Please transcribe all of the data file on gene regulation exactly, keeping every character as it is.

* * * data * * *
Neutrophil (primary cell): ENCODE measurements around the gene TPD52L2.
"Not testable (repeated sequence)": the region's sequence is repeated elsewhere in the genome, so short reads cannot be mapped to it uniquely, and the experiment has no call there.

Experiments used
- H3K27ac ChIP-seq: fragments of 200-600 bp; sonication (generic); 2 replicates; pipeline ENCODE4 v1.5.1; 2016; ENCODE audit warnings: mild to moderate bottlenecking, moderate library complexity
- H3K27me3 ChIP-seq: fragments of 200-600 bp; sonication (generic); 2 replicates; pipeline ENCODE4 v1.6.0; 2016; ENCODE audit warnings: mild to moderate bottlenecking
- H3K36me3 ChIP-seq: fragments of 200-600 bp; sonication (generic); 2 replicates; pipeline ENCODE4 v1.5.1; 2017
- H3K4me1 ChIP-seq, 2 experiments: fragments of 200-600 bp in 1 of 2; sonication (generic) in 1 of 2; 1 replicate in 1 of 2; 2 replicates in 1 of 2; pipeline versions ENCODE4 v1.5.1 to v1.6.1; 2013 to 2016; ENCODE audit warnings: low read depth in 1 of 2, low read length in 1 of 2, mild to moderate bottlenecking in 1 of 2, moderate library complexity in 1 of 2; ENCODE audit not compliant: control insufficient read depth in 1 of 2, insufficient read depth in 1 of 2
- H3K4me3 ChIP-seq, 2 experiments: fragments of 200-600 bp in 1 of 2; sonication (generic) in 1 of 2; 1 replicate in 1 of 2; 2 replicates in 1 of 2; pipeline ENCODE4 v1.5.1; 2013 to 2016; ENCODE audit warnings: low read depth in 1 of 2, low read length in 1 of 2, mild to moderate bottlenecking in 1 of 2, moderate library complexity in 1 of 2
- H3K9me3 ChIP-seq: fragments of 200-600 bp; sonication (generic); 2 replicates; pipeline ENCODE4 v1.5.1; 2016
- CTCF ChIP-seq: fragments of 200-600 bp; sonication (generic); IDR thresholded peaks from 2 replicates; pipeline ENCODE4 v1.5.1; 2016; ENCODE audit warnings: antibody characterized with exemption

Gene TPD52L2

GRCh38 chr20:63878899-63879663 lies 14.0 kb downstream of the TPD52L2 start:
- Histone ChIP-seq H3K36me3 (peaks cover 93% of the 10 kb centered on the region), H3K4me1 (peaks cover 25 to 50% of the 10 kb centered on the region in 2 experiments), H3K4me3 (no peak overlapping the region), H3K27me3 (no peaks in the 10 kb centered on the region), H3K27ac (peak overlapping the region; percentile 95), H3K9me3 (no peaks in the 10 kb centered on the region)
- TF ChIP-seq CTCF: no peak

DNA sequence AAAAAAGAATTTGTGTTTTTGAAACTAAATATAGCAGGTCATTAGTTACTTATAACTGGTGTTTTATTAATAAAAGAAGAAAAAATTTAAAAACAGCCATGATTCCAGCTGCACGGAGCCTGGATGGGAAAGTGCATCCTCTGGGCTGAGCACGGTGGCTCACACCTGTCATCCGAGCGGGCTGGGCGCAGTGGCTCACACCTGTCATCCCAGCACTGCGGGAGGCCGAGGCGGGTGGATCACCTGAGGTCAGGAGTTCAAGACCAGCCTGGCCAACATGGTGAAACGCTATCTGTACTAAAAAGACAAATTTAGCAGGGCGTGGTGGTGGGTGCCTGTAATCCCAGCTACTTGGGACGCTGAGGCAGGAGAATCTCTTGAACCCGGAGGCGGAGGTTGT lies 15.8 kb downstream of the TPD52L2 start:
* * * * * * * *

Neutrophil (primary cell): ENCODE measurements around the gene TPD52L2.
"Not testable (repeated sequence)": the region's sequence is repeated elsewhere in the genome, so short reads cannot be mapped to it uniquely, and the experiment has no call there.

Experiments used
- H3K27ac ChIP-seq: fragments of 200-600 bp; sonication (generic); 2 replicates; pipeline ENCODE4 v1.5.1; 2016; ENCODE audit warnings: mild to moderate bottlenecking, moderate library complexity
- H3K27me3 ChIP-seq: fragments of 200-600 bp; sonication (generic); 2 replicates; pipeline ENCODE4 v1.6.0; 2016; ENCODE audit warnings: mild to moderate bottlenecking
- H3K36me3 ChIP-seq: fragments of 200-600 bp; sonication (generic); 2 replicates; pipeline ENCODE4 v1.5.1; 2017
- H3K4me1 ChIP-seq, 2 experiments: fragments of 200-600 bp in 1 of 2; sonication (generic) in 1 of 2; 1 replicate in 1 of 2; 2 replicates in 1 of 2; pipeline versions ENCODE4 v1.5.1 to v1.6.1; 2013 to 2016; ENCODE audit warnings: low read depth in 1 of 2, low read length in 1 of 2, mild to moderate bottlenecking in 1 of 2, moderate library complexity in 1 of 2; ENCODE audit not compliant: control insufficient read depth in 1 of 2, insufficient read depth in 1 of 2
- H3K4me3 ChIP-seq, 2 experiments: fragments of 200-600 bp in 1 of 2; sonication (generic) in 1 of 2; 1 replicate in 1 of 2; 2 replicates in 1 of 2; pipeline ENCODE4 v1.5.1; 2013 to 2016; ENCODE audit warnings: low read depth in 1 of 2, low read length in 1 of 2, mild to moderate bottlenecking in 1 of 2, moderate library complexity in 1 of 2
- H3K9me3 ChIP-seq: fragments of 200-600 bp; sonication (generic); 2 replicates; pipeline ENCODE4 v1.5.1; 2016
- CTCF ChIP-seq: fragments of 200-600 bp; sonication (generic); IDR thresholded peaks from 2 replicates; pipeline ENCODE4 v1.5.1; 2016; ENCODE audit warnings: antibody characterized with exemption

Gene TPD52L2

GRCh38 chr20:63878899-63879663 lies 14.0 kb downstream of the TPD52L2 start:
- Histone ChIP-seq H3K36me3 (peaks cover 93% of the 10 kb centered on the region), H3K4me1 (peaks cover 25 to 50% of the 10 kb centered on the region in 2 experiments), H3K4me3 (no peak overlapping the region), H3K27me3 (no peaks in the 10 kb centered on the region), H3K27ac (peak overlapping the region; percentile 95), H3K9me3 (no peaks in the 10 kb centered on the region)
- TF ChIP-seq CTCF: no peak

DNA sequence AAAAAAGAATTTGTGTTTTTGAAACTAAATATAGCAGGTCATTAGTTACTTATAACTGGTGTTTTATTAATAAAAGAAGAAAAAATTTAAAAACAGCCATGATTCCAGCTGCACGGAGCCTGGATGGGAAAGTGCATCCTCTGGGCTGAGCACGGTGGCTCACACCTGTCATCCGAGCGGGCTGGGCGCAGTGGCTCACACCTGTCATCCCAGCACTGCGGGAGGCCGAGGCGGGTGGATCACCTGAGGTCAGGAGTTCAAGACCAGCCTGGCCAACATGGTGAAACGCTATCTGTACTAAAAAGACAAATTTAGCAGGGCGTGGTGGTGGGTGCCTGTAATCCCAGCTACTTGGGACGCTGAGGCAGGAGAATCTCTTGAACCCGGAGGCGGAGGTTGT lies 15.8 kb downstream of the TPD52L2 start: